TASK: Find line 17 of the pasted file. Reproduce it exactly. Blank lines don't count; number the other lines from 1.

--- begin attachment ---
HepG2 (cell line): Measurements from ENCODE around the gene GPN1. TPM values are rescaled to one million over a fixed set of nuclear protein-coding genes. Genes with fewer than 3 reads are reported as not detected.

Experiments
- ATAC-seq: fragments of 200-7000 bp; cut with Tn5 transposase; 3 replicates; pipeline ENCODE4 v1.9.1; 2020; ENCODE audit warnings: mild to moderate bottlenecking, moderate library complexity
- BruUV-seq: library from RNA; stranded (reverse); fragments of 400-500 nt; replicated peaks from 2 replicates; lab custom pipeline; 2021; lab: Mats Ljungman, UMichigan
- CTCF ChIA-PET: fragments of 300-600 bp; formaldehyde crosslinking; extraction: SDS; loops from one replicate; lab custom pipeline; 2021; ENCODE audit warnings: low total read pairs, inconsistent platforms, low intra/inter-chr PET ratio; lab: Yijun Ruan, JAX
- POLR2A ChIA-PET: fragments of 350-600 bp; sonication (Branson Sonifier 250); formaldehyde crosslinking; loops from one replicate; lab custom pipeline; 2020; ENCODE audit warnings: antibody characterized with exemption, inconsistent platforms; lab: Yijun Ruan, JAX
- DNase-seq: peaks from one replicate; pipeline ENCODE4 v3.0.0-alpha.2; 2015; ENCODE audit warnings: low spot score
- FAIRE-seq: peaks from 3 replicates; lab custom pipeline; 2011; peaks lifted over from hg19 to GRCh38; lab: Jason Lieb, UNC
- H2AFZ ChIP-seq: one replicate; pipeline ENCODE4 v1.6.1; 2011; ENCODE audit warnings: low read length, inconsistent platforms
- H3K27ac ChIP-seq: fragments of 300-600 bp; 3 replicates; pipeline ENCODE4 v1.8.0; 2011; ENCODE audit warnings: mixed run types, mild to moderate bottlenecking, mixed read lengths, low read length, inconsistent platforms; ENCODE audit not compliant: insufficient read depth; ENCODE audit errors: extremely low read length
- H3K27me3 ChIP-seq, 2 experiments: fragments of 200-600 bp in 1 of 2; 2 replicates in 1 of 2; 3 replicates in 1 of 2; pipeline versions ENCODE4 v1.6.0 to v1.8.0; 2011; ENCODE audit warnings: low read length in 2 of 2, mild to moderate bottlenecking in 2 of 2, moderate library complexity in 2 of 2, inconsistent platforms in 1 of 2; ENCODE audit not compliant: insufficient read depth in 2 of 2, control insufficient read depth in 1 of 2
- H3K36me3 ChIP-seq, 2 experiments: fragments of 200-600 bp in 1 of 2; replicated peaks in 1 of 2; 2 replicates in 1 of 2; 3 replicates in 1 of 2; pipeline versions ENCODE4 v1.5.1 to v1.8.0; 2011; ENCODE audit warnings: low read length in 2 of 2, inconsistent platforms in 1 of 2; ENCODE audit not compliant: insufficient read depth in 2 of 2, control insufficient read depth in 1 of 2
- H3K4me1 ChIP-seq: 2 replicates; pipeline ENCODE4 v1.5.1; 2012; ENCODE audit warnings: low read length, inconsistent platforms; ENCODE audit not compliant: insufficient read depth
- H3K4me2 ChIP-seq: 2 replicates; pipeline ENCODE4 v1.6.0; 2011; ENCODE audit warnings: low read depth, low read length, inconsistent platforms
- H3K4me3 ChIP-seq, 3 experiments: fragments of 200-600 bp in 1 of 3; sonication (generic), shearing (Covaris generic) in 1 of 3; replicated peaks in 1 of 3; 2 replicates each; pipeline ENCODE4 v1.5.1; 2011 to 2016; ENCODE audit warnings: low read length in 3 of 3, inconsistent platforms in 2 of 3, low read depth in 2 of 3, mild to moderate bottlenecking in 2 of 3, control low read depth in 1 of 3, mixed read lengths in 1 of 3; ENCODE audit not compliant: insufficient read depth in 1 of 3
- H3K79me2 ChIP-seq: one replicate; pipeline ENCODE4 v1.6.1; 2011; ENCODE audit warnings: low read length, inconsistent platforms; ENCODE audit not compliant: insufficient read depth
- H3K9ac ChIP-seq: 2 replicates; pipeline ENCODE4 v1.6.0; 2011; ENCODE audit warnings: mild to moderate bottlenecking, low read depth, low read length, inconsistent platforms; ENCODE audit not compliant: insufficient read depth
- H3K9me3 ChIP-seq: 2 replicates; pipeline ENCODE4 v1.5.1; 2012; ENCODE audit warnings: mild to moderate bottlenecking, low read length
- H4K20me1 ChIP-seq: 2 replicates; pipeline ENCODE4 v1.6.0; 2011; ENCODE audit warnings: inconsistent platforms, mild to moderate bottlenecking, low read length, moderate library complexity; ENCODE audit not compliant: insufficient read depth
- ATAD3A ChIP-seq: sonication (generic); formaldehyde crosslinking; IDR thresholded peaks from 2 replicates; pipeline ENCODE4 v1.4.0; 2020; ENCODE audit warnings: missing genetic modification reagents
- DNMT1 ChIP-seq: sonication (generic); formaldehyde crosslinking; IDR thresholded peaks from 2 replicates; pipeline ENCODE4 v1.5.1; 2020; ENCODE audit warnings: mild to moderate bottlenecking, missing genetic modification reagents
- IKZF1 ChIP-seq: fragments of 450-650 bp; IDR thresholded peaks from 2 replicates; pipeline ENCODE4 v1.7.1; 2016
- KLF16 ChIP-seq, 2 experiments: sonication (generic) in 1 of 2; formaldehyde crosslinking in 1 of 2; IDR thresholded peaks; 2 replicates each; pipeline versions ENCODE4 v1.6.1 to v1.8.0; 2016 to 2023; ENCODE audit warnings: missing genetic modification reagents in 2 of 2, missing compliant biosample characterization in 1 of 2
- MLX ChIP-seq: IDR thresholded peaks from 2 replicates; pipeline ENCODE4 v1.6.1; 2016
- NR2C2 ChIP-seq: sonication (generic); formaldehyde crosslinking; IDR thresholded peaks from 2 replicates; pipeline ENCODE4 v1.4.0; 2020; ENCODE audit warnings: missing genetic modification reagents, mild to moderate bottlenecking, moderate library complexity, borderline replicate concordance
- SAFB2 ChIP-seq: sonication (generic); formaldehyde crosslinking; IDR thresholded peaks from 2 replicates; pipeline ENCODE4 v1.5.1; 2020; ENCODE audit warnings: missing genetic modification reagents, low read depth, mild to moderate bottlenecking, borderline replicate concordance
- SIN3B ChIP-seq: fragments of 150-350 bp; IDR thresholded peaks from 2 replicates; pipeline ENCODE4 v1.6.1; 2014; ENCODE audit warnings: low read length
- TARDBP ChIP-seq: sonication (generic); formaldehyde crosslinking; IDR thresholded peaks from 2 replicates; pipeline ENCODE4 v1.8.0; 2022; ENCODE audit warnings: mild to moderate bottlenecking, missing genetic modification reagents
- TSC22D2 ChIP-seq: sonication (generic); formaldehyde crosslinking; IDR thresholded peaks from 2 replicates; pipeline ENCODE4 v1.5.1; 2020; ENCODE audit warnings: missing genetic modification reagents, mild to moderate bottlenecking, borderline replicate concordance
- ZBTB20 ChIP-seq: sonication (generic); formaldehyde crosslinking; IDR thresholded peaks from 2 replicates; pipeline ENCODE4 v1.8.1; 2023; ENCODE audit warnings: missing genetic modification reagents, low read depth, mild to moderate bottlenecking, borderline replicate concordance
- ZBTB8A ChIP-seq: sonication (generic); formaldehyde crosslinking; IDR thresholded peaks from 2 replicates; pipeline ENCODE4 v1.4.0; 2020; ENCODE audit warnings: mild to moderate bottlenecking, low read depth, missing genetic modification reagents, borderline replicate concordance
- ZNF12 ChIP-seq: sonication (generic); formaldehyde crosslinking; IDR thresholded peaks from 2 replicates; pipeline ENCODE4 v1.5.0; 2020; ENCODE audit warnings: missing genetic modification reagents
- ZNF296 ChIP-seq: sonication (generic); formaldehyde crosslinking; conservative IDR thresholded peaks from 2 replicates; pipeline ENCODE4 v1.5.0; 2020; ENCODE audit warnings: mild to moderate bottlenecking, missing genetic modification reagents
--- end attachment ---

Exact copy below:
- H3K9ac ChIP-seq: 2 replicates; pipeline ENCODE4 v1.6.0; 2011; ENCODE audit warnings: mild to moderate bottlenecking, low read depth, low read length, inconsistent platforms; ENCODE audit not compliant: insufficient read depth